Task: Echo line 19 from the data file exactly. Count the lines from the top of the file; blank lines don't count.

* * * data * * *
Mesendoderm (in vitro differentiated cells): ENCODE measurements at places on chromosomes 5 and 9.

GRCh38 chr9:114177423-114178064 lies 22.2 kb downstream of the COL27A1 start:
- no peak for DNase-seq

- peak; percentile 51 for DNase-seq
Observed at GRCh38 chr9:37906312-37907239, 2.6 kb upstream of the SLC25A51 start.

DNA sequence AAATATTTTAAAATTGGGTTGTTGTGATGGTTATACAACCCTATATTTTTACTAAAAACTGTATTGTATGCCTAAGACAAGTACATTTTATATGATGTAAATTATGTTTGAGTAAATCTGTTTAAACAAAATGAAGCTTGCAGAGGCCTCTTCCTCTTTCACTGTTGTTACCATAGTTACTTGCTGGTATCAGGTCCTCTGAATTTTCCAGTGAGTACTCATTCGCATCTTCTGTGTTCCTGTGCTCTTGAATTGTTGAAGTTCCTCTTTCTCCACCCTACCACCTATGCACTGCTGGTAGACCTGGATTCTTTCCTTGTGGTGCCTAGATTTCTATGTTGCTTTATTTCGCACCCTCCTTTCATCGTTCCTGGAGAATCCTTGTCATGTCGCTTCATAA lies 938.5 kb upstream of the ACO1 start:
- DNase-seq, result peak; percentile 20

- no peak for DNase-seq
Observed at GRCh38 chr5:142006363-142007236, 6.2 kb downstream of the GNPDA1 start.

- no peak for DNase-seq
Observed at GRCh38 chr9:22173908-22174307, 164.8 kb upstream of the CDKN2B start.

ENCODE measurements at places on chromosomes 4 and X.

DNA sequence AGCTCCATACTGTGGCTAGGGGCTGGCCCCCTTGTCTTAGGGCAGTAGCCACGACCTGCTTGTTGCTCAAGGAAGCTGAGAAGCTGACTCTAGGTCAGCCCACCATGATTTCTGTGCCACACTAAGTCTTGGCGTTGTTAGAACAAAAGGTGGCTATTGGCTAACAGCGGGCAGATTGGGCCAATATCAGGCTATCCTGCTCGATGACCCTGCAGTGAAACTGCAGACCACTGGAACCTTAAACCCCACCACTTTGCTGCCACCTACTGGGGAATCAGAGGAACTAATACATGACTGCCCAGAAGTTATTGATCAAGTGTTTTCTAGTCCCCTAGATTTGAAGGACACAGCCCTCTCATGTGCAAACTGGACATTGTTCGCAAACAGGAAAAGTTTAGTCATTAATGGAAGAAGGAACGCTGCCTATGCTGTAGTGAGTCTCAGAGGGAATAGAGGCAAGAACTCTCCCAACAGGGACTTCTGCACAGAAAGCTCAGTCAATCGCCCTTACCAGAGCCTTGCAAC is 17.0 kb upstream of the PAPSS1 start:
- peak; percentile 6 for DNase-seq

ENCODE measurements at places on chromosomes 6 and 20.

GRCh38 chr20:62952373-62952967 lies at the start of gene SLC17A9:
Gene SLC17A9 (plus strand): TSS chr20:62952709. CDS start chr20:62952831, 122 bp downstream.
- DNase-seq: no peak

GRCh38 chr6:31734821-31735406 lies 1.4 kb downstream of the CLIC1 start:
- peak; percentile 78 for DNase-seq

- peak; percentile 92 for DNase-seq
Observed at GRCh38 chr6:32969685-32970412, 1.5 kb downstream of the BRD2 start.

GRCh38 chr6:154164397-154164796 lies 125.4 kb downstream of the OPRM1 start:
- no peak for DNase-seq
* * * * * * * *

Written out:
GRCh38 chr6:31734821-31735406 lies 1.4 kb downstream of the CLIC1 start: